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Mises on Everything

December 7, 2005
I would not lose courage even now. I would not tire in saying what I knew to be true. -Ludwig von Mises[1]

Over the years many a book of quotes has been published for the world's consumers. They are a strange hybrid, a literary platypus, not quite books but books all the same. How does one review a non-book?[2] Sitting in my apartment is one of the Mises Institute's latest offerings: The Quotable Mises. Even the editor Dr. Mark Thornton warns the reader that this book-but-not-quite-a-book "is not intended as an introduction to Mises or as a summary of his work." (p.xvi)

I believe Thornton is being too modest. At 279 pages, over one thousand quotes, and a menu of two-hundred eighty-four subjects, the Quotable Mises will give someone who reads it all the way through a very good sense of Mises's character and philosophy. While it is not an in-depth study of the man's thought, it certainly makes fine cliff notes.

For example, I have read Planning for Freedom and Interventionism, only two out of the plethora of Mises's works. I plan on reading and studying all of them, especially his opus, Human Action. Until then, I must rely on the aforementioned three volumes — two books and a collection of quotes — for a feel of the man.

I did not have a firm opinion of him until I read the Quotable Mises. I believe that Ludwig von Mises was a gentleman scholar, highly intelligent, and one of the best men history has to offer. He was also completely unsuited for widespread popular or professional acceptance. And like that greatest of punk bands, The Pixies, his relative obscurity, while understandable, is undeserved.

Kill the Messenger

Genius does not allow itself to be hindered by any consideration for the comfort of its fellows — even of those closest to it. -Ludwig von Mises

Like this collection of quotes, Ludwig von Mises was a hybrid, not exactly a misanthrope, but not exactly a "man of the people" either, if you get my drift. This is a gentleman who, I have read, walked out of a Mont Pelerin Society meeting calling the other participants "socialists."[3] Mises wasn't good at "pulling his punches"; he did not suffer fools gladly.

Unlike so many of his contemporaries, he showed no inclination at all to sugar coat reality for the masses. In regard to his fellow intellectuals, he could be very blunt; especially to those he considered "monetary cranks." Like George S. Patton's notorious, barely contained lack of respect for the middling Field Marshall Montgomery, Mises, especially when it came to Keynes, did a poor job of keeping his disdain in check.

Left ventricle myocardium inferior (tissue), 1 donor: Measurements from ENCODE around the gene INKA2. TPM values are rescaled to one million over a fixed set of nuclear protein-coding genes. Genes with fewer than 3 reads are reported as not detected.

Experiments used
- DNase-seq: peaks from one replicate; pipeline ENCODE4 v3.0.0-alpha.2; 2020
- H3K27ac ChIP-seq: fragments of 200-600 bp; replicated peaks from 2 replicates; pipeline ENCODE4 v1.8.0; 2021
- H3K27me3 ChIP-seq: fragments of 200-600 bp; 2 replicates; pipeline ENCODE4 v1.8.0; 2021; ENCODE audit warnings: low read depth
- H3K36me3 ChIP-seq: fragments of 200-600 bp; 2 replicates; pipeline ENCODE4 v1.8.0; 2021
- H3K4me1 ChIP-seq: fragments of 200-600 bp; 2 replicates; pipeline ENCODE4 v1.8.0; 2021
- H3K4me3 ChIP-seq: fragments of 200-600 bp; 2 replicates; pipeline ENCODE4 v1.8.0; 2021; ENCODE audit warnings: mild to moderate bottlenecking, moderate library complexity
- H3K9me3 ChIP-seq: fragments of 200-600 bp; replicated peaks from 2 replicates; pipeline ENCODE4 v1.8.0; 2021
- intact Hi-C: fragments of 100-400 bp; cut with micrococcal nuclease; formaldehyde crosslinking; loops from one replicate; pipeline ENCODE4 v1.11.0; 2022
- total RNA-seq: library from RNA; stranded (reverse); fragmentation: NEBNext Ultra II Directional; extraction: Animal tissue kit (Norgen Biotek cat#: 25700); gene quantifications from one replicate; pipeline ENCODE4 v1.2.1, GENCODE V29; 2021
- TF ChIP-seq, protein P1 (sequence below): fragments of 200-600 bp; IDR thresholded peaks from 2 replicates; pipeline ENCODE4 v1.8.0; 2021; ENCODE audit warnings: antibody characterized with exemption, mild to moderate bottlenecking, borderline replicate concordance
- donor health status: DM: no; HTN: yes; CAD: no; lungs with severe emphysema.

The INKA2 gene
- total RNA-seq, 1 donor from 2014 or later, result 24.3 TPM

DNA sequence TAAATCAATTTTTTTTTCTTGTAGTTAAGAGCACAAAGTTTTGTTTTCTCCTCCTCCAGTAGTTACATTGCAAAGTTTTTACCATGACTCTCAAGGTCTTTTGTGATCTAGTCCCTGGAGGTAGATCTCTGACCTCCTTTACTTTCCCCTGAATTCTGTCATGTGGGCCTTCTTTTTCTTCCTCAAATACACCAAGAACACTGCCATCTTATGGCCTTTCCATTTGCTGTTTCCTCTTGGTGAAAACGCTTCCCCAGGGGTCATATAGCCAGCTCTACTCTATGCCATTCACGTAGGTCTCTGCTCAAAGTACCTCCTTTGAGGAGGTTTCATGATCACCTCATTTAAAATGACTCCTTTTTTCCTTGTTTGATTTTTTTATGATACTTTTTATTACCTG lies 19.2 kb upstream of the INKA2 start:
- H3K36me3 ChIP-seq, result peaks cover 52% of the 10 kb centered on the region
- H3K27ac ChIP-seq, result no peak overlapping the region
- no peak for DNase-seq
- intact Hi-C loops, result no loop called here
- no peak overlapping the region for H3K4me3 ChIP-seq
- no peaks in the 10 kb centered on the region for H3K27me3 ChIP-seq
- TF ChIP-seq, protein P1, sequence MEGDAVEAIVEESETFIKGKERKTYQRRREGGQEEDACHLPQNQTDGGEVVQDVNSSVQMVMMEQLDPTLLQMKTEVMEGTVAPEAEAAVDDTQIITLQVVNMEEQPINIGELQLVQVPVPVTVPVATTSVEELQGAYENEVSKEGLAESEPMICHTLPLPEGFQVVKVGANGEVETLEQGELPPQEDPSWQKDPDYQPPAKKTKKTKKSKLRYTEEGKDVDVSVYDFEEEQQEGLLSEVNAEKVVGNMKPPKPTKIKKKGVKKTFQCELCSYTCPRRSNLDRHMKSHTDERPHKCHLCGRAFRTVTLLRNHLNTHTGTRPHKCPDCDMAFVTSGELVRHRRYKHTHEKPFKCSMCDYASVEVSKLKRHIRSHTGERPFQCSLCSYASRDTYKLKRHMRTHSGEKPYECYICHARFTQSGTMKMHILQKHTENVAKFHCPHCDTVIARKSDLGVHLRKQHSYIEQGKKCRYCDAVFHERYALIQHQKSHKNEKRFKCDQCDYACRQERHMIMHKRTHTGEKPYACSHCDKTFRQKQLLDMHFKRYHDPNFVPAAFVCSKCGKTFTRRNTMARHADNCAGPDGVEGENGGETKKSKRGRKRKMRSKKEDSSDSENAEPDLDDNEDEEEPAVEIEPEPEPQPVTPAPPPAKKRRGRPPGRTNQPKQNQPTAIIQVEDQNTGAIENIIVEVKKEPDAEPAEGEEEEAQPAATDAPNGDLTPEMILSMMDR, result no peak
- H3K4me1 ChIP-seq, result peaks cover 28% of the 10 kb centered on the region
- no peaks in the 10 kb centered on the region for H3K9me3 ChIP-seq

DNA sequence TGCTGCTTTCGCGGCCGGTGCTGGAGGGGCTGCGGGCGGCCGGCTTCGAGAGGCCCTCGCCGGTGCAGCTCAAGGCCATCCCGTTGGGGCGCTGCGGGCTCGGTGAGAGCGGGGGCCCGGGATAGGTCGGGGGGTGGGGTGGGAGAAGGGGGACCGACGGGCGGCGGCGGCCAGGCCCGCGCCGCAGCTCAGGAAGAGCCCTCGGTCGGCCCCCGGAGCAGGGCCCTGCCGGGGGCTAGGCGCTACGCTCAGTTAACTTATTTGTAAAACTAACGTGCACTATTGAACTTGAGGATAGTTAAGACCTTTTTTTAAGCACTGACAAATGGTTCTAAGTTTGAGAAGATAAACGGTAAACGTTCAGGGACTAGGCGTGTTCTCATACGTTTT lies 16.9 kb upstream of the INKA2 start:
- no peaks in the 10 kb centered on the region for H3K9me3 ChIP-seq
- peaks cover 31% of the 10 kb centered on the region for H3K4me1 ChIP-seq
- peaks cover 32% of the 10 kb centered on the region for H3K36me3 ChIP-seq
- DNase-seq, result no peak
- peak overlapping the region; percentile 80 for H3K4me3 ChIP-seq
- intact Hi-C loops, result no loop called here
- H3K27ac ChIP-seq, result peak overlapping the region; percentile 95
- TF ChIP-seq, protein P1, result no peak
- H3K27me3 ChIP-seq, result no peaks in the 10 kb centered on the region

For example, he wrote of Keynes "for what many people have admiringly called Keynes's 'brilliance of style' and 'mastery of language' were, in fact, cheap rhetorical tricks." (p.130) Much as Senator Gore said to FDR when that old thief asked Gore's opinion of his plan to confiscate the gold of the working masses ("Why, that's just plain stealing, isn't it, Mr. President?"[4]) Mises wrote "in old fashioned language, Keynes proposed cheating the workers." (p.131)

Now is not the place to argue whether or not Keynes was a master safe cracker; I am merely asking if you would maintain any relations, public or private, with a man who called you a thief. I wouldn't either, even if the accusation was spot on. Robert Formaini, writing about Mises's career circa 1944 to 1960, states he was "an outcast professionally."[5] My reaction to this nugget of information did not include surprise.

Showing too a complete lack of political ambition, Mises wrote, "the egalitarian doctrine is manifestly contrary to all the facts established by biology and by history." (p.73) Now this certainly wasn't going to win him popular acclaim in modern America, where the doctrine of "everybody's got a right to [insert your wish here]" has for many years also included a right to be considered intelligent. Even stupid people are fully aware that not everyone is equally intelligent, but it's just not nice to say so.[6]

For example, Hillary Clinton in her book, It Takes A Village, spouts that she has "never met a stupid child" because the child's "intelligence is expressed in a way that is not customarily recognized." Now that's just stupid. But say it like you mean it and you too can be a senator — with an adoring public to boot.[7]

Mises, instead of pandering to the masses, wrote, "freedom is no natural right," (p.90) that everyone must earn it because "the natural condition of man is extreme poverty and insecurity." (p.164) Now I'm not saying Mises was wrong. But if you're going to dispel people's dearly held beliefs, being voted Prom King is not in your future.